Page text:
+<p><em>Oversharding</em> is a technique where you partition the cluster so that there are multiple shards on each physical machine. Moving a partition from one machine to another is simpler than splitting it into smaller partitions, as the configuration map of the cluster used by the proxy only needs to change to point to shards at their new homes, rather than adding new logical shards. It’s also less resource-intensive to move a partition than to split it into many.
+
+<p>One question we need to answer is, “How much should we overshard?” The answer depends on your application and deployment, but there are some forces that push us in one direction over another. If we get the number of shards right, we’ll end up with a cluster that can grow optimally.
+
+<p>In <a href="#merging">the section called “View Merging”</a>, we discussed how merges can be accomplished in constant space, no matter the number of rows returned. The memory space and network resources required to merge views, as well as to map from document IDs to partitions, does, however, grow linearly with the number of partitions under a given proxy. For this reason, we’ll want to limit the number of partitions for each proxy. However, we can’t accept an upper limit on cluster size. The solution is to use a tree of proxies, where the root proxy partitions to some number of intermediate proxies, which then proxy to database nodes.
+
+<p>The factors that come into play when deciding how many partitions each proxy should manage are: the storage available to each individual server node, the projected growth rate of the data, the network and memory resources available to proxies, and the acceptable latency for requests against the cluster.
+
+<p>Assuming a conservative 64 shards per proxy, and 1 TB of data storage per node (including room for compaction, these nodes will need roughly 2 TB of drive space), we can see that with a single proxy in front of CouchDB data nodes, we’ll be able to store at maximum 64 TB of data (on 128 or perhaps 192 server nodes, depending on the level of redundancy required by the system) before we have to increase the number of partitions.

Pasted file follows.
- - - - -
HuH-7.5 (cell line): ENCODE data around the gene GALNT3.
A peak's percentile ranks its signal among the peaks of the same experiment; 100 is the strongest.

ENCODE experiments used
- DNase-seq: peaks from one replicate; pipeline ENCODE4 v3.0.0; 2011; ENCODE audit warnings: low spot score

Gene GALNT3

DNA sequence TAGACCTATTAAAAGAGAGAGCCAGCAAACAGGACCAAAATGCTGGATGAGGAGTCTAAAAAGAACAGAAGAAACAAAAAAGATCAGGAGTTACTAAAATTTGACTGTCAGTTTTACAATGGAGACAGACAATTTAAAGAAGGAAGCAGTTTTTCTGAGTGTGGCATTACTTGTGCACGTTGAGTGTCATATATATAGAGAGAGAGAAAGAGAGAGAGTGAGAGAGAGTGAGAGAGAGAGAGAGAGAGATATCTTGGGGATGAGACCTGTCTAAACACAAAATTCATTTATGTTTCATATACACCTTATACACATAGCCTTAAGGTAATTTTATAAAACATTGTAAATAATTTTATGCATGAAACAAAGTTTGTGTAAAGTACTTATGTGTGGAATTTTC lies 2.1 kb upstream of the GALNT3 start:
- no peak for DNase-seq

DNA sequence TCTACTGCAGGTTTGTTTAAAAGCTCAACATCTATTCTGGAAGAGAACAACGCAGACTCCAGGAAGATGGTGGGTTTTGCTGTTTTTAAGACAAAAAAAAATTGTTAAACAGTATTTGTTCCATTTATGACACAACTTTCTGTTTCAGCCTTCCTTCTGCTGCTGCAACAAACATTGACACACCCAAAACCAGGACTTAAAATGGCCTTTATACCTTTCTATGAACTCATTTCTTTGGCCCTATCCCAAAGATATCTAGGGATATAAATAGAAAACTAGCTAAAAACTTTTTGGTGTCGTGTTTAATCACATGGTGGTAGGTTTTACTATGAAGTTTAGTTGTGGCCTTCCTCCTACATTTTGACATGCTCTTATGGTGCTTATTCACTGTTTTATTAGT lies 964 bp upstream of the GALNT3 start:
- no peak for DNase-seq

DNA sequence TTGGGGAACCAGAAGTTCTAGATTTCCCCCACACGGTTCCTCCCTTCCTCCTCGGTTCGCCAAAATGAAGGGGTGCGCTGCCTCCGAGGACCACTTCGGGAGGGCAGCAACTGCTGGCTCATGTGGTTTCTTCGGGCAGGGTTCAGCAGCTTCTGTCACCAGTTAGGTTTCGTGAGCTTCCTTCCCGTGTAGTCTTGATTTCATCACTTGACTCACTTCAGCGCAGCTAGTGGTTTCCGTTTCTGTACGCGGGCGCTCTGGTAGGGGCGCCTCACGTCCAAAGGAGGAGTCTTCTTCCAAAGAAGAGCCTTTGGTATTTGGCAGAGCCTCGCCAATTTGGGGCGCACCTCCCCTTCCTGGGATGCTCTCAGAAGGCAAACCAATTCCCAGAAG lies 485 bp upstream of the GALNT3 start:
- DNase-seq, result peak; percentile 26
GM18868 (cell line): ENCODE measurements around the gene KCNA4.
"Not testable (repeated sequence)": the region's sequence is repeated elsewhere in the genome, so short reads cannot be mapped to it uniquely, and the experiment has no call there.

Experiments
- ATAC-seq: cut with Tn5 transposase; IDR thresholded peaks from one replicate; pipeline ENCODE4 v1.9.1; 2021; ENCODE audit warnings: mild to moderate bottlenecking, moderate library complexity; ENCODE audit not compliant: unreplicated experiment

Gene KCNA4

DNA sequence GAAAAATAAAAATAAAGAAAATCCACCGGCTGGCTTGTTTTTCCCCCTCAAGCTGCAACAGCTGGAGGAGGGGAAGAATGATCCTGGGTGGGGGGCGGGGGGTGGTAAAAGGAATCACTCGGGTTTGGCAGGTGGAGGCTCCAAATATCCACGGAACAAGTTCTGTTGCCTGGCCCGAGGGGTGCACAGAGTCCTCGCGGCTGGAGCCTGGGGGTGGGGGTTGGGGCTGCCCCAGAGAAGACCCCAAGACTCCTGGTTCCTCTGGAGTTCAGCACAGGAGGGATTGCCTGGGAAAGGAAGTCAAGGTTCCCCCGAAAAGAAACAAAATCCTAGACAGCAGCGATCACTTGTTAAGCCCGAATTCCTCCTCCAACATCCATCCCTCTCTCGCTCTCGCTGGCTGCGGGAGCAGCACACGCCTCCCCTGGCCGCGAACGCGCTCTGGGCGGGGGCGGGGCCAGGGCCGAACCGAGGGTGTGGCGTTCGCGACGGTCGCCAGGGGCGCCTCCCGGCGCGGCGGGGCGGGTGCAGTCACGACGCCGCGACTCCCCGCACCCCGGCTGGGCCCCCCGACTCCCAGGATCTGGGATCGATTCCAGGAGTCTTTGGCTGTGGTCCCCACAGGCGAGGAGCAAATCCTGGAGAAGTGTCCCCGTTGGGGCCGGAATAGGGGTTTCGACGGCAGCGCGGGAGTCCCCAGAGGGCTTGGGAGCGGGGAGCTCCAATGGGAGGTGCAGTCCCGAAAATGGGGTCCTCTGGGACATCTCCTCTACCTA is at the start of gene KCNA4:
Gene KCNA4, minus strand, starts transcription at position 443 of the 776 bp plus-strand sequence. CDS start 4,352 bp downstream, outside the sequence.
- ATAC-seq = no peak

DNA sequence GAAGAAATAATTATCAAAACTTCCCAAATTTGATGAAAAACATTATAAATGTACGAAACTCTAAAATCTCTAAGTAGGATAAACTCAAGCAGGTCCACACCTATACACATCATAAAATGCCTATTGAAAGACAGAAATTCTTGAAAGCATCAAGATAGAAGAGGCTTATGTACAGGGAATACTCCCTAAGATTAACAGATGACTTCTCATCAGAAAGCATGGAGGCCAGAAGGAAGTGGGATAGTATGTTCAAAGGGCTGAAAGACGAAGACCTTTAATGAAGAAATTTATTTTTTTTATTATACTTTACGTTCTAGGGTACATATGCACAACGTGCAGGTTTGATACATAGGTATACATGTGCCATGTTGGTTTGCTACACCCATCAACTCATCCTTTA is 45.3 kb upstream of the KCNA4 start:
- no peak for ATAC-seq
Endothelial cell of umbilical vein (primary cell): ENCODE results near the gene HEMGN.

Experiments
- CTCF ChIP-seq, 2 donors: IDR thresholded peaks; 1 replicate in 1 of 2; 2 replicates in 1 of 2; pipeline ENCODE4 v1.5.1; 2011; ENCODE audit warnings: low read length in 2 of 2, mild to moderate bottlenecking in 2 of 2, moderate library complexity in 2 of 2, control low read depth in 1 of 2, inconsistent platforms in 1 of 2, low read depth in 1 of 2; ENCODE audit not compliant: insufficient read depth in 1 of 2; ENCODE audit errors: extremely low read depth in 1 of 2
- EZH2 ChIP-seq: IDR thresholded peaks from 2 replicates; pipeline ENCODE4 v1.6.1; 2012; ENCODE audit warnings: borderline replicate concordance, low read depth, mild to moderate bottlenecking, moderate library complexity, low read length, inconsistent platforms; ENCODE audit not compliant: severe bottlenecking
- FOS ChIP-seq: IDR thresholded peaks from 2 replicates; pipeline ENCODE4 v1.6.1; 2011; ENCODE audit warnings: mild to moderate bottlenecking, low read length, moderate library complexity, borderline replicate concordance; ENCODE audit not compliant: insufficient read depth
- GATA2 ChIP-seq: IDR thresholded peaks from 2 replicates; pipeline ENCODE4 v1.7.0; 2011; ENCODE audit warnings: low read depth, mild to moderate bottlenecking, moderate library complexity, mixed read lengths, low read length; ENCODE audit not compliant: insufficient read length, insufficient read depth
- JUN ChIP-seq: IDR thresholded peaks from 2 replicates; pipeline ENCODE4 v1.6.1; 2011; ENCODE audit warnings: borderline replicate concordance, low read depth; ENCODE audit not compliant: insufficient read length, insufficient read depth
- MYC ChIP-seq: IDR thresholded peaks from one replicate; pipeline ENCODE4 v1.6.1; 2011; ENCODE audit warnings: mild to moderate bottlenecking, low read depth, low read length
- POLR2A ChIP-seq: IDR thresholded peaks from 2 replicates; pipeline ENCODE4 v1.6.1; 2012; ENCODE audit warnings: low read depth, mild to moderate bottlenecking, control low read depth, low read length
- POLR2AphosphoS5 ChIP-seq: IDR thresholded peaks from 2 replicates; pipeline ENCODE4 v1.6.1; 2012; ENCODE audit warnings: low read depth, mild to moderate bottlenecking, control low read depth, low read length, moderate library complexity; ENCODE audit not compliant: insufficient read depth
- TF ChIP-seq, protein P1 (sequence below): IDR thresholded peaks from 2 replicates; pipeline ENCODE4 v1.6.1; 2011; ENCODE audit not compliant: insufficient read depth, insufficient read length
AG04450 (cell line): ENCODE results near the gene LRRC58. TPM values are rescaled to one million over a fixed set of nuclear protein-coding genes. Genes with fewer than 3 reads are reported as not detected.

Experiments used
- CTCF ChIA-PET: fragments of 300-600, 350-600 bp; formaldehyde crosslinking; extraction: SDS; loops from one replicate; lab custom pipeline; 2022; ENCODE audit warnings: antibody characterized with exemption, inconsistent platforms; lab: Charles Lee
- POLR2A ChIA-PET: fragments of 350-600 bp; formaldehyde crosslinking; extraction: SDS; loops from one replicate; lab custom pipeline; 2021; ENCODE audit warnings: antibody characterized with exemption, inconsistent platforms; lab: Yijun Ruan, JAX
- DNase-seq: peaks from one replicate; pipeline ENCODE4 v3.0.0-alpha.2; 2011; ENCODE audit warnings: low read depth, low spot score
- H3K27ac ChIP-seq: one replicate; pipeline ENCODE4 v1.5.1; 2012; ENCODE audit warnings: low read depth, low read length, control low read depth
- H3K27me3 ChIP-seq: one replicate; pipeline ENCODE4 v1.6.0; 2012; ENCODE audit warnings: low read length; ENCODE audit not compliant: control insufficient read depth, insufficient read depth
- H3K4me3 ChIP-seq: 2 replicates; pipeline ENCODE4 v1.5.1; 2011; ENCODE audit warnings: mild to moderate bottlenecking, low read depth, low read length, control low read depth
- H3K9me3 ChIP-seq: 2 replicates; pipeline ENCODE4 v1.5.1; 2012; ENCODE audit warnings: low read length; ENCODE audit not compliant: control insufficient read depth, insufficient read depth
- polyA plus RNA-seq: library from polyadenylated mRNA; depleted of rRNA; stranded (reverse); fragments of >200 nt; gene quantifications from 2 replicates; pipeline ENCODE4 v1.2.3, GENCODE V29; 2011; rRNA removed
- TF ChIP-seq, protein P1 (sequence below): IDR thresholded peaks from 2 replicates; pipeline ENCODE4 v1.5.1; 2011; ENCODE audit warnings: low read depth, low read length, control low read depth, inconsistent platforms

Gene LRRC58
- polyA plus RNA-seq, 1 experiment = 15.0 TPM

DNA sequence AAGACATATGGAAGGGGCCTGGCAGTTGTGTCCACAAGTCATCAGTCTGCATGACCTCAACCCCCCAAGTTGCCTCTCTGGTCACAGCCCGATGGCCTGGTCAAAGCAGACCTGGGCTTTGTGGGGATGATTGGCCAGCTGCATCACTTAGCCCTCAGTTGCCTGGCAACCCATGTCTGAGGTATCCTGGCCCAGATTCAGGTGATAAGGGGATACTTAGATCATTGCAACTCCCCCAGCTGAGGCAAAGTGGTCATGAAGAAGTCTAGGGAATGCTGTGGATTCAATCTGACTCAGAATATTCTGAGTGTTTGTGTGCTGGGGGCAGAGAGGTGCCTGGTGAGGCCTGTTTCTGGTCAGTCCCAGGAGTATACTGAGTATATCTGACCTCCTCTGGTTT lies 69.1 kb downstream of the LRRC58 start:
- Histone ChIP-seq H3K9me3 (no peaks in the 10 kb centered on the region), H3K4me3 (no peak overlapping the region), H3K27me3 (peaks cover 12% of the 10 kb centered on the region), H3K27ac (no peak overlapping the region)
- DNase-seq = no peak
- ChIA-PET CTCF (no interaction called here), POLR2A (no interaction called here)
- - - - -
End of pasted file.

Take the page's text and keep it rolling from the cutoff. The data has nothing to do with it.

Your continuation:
+
+<p>By replacing database nodes with another proxy, and repartitioning each of the 64 partitions into another 64 partitions, we end up with 4,096 partitions and a tree depth of 2. Just as the initial system can hold 64 partitions on just a few nodes, we can transition to the 2-layer tree without needing thousands of machines. If we assume each proxy must be run on its own node, and that at first database nodes can hold 16 partitions, we’ll see that we need 65 proxies and 256 database machines (not including redundancy factors, which should typically multiply the cluster size by two or three times). To get started with a cluster that can grow smoothly from 64 TB to 4 PB, we can begin with roughly 600 to 1,000 server nodes, adding new ones as data size grows and we move partitions to other machines.
+
+<p>We’ve seen that even a cluster with a depth of 2 can hold a vast amount of data. Basic arithmetic shows us that by applying the same process to create a cluster with three layers of proxies, we can manage 262 petabytes on thousands of machines. Conservative estimates for the latency introduced by each layer is about 100 ms, so even without performance tuning we should see overall response times of 300 ms even with a tree depth of 3, and we should be able to manage queries over exabyte datasets in less than a second.
+
+<p>By using oversharding and iteratively replacing full shards (database nodes that host only one partition) with proxy nodes that point to another set of oversharded partitions, we can grow the cluster to very large sizes while incurring a minimum of latency.
+
+<p>Now we need to look at the mechanics of the two processes that allow the cluster to grow: moving a partition from an overcrowded node to an empty node, and splitting a large partition into many subpartitions. Moving partitions is simpler, which is why it makes sense to use it when possible, running the more resource-intensive repartition process only when partitions get large enough that only one or two can fit on each database server.